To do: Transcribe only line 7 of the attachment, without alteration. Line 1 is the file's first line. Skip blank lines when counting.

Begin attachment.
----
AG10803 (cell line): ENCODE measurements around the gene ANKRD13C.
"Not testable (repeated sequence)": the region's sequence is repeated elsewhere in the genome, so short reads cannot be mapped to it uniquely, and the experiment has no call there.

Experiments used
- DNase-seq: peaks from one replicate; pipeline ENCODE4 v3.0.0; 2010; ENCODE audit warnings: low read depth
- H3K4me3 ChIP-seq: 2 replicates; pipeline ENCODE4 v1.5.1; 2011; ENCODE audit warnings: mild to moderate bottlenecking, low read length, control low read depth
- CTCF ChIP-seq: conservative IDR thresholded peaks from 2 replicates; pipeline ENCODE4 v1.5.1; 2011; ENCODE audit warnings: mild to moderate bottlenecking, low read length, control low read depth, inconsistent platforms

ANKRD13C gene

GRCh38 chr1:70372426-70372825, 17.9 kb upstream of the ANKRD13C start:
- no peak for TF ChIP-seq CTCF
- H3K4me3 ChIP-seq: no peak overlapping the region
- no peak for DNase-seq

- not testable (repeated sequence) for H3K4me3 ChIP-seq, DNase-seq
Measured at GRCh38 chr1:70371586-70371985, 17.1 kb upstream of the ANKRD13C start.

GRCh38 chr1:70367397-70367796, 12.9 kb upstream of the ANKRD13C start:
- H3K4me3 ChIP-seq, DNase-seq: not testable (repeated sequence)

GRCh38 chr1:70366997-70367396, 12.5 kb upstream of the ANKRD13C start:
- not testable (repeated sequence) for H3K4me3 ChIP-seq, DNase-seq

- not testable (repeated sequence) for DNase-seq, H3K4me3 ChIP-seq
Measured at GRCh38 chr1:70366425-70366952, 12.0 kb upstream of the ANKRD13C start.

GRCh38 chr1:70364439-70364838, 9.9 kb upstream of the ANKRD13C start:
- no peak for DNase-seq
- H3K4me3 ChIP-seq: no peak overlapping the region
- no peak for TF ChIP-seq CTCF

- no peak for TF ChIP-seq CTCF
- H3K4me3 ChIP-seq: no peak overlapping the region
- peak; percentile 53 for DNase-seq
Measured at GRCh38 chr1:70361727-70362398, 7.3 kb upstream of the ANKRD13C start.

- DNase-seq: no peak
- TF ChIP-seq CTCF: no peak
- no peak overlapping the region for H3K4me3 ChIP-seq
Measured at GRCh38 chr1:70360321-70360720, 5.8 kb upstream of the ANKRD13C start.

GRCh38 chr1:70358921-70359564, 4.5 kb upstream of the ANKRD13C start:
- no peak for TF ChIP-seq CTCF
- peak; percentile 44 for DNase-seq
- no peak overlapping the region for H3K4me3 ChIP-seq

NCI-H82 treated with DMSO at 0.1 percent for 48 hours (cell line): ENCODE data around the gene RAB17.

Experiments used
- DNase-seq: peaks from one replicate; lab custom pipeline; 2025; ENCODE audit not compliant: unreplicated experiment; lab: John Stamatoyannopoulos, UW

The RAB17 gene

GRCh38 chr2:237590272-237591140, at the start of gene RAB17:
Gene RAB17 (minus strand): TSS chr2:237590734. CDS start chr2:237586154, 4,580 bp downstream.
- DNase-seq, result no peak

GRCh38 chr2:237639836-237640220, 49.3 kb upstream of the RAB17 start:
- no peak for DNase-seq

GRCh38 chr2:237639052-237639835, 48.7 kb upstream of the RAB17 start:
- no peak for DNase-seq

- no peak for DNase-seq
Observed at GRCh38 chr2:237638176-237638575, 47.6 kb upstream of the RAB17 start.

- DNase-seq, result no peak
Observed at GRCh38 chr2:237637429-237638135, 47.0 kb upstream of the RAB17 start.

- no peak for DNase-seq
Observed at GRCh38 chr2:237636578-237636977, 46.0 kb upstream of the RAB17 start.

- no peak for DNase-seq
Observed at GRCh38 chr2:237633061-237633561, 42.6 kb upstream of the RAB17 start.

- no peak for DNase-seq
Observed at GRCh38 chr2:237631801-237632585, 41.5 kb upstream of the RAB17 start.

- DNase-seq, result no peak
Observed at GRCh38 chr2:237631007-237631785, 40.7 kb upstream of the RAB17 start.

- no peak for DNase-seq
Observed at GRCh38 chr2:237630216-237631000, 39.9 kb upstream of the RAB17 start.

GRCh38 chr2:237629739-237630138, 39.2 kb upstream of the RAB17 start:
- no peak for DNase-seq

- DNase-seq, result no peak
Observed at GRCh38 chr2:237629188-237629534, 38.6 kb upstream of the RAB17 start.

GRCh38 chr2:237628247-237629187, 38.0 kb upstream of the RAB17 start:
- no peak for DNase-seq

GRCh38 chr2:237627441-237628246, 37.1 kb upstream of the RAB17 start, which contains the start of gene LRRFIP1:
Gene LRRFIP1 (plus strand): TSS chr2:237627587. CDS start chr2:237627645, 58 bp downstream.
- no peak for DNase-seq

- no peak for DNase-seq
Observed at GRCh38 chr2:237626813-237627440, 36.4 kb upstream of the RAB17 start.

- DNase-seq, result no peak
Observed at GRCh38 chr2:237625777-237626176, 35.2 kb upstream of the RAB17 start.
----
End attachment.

ANKRD13C gene